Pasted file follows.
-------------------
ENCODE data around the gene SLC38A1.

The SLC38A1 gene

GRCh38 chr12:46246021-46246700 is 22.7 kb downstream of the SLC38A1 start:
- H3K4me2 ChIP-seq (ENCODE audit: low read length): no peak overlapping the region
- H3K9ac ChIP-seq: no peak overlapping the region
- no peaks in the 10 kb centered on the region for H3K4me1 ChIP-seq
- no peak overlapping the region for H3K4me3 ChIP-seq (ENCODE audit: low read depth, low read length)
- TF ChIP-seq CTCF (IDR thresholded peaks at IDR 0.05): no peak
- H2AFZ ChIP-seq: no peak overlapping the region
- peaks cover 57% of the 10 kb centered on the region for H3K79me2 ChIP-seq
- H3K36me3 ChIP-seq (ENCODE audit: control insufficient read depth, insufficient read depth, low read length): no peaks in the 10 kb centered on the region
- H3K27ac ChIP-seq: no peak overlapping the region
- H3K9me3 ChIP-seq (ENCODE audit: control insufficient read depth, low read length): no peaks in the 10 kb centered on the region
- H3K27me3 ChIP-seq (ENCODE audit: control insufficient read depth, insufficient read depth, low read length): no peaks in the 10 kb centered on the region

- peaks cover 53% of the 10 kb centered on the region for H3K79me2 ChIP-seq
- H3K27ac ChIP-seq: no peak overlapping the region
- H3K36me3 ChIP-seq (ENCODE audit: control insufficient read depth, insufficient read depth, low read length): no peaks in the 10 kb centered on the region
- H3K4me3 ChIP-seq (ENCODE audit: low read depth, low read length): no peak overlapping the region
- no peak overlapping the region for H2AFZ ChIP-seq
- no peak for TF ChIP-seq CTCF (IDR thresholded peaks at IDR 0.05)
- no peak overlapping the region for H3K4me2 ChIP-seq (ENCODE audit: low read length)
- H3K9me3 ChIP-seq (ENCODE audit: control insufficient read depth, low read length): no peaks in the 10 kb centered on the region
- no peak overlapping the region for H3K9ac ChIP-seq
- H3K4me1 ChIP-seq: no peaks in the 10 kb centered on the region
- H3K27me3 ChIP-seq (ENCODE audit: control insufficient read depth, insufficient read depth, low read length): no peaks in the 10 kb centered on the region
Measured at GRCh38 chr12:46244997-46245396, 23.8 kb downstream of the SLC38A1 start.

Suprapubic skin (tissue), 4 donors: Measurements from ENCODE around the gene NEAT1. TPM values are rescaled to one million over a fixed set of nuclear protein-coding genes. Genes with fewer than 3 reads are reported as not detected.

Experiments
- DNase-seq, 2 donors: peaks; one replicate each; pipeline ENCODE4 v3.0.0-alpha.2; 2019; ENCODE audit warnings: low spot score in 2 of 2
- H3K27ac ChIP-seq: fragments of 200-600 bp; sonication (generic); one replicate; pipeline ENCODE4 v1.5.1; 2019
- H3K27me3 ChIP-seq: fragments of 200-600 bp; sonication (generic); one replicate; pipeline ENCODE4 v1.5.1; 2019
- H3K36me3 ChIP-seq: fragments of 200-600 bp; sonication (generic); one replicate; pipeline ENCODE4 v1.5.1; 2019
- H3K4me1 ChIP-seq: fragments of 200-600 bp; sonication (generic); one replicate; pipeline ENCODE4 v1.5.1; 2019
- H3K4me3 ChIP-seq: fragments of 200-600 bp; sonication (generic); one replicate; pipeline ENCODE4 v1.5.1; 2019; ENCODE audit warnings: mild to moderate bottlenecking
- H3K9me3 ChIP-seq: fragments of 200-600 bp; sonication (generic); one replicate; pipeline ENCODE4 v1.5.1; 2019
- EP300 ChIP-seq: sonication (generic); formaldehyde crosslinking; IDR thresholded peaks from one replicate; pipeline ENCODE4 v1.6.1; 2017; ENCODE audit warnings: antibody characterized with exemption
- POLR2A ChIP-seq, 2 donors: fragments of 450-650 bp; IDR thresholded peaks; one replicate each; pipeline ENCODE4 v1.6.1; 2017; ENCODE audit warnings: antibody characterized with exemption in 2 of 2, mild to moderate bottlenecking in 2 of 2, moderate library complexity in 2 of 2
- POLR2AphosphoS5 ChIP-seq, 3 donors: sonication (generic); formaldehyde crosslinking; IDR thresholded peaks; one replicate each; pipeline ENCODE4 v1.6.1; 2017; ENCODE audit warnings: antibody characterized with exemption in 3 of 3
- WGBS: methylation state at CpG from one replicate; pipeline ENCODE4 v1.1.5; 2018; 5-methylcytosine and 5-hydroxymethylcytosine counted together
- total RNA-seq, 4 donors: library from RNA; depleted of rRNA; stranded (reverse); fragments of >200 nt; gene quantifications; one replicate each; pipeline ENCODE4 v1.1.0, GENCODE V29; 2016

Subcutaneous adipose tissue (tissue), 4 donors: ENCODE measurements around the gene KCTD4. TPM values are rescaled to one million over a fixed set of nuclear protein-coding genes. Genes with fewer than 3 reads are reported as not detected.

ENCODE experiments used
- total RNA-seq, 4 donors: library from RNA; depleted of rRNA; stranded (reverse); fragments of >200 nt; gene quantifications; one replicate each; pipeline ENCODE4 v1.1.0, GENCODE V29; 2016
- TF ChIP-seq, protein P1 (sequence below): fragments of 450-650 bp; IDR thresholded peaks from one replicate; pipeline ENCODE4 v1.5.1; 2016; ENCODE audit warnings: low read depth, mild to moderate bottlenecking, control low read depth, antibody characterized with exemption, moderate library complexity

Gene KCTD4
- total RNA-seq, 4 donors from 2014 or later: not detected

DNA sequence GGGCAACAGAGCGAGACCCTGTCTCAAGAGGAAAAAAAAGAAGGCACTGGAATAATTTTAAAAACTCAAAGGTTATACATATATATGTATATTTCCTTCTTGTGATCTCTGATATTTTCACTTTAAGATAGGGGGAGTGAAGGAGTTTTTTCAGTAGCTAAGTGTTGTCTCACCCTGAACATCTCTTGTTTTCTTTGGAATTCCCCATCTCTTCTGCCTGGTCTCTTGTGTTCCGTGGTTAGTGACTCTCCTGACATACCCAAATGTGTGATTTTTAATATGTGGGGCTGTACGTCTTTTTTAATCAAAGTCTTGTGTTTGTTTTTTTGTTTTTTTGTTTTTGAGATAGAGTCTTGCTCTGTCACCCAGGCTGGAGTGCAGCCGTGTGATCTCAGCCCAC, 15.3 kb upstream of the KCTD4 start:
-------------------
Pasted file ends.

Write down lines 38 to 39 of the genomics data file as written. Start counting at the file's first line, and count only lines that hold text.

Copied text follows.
- POLR2AphosphoS5 ChIP-seq, 3 donors: sonication (generic); formaldehyde crosslinking; IDR thresholded peaks; one replicate each; pipeline ENCODE4 v1.6.1; 2017; ENCODE audit warnings: antibody characterized with exemption in 3 of 3
- WGBS: methylation state at CpG from one replicate; pipeline ENCODE4 v1.1.5; 2018; 5-methylcytosine and 5-hydroxymethylcytosine counted together